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By Prachi Bhardwaj
January 8, 2021
Why Is the IRS Mailing Your Second Stimulus Check When It Direct Deposited the First One?
Money; Getty Images; Shutterstock

Just because your first stimulus check went straight to your bank account doesn’t mean your second one will do the same. It could actually come via snail mail instead.

The IRS started sending out the second round of stimulus checks late last month, valued at up to $600 per eligible adult and $600 per qualifying dependent. Over 100 million payments have already been made via direct deposit, and paper checks started getting mailed out on Dec. 30. The agency said the checks would go out to recipients the same way they received their first check, either via direct deposit or by mail.

But some Americans who got their first stimulus payment via direct deposit are discovering that their second payment will come in the mail. Some scratched their heads about it on social media, including a Florida man who tweeted: “My first #stimulus payment came via Direct Deposit. My second came via a paper check in the mail. Strange and mysterious are the ways of the #Government.”

Officially, the IRS has said in an FAQ updated on Dec. 30 that the stimulus would be sent to taxpayers’ accounts on file as of Dec. 22, 2020, and that checks will go out in the mail if your bank rejects the direct deposit because the account is invalid.

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You can check your payment status on the IRS’ Get My Payment tool, which the agency set up to provide recipients updates about the status of both of their stimulus checks, as well as the payment method (direct deposit or mail).

An IRS spokesman didn’t directly answer Money’s query on why some people are getting their stimulus payment via snail mail this time, even if their bank account information hasn’t changed in between the time they filed their 2018 and 2019 taxes.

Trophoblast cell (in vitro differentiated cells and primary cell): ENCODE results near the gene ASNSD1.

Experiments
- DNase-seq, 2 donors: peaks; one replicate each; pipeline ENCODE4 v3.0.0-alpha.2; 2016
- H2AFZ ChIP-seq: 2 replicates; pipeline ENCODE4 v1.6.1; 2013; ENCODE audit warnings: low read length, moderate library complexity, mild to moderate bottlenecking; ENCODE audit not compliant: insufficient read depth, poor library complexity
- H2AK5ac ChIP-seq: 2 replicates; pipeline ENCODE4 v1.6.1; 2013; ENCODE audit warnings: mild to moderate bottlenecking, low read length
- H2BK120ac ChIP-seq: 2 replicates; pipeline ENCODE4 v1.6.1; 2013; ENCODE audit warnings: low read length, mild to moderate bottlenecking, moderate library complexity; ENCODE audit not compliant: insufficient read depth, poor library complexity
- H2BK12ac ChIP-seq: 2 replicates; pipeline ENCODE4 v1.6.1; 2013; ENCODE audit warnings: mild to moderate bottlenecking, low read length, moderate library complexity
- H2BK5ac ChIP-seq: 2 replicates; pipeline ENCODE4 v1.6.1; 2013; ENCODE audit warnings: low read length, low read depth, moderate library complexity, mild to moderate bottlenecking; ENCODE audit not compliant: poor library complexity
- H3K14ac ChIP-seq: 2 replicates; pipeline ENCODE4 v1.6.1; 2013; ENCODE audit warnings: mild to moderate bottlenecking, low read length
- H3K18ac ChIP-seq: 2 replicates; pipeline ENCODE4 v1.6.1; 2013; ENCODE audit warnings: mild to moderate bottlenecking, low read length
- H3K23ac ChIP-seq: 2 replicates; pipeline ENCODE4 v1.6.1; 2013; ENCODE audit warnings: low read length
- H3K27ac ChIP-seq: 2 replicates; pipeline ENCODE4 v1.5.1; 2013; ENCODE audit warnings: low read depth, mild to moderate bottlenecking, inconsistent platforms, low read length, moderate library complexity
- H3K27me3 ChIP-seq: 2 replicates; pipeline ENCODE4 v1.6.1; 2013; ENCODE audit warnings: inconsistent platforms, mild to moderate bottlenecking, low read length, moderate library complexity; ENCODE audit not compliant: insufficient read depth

Snail mail could take up to two weeks longer than a direct deposit, and could come in the form of a physical check or even a debit card. Watch your mail closely and don’t throw away that plain white envelope with red lettering that says, “Not a bill or an advertisement. Important information about your Economic Impact Payment.” Those envelopes contain your stimulus check in the form of a debit card. The return address will be to a P.O. box in Omaha, Neb. and you’ll see a blue and yellow Department of the Treasury seal in the top-left corner. The envelopes with checks in them might be similarly nondescript, so be careful.

Adding to the confusion, a discrepancy with tax preparation services like TurboTax is leading to incorrect account information for some consumers who used those services, which the IRS says it’s addressing as of Jan. 8.

More from Money:

What Is Metabank, and Why Is It in Charge of Stimulus Check Debit Cards?

What to Do if You Haven’t Received Your Second Stimulus Check Yet

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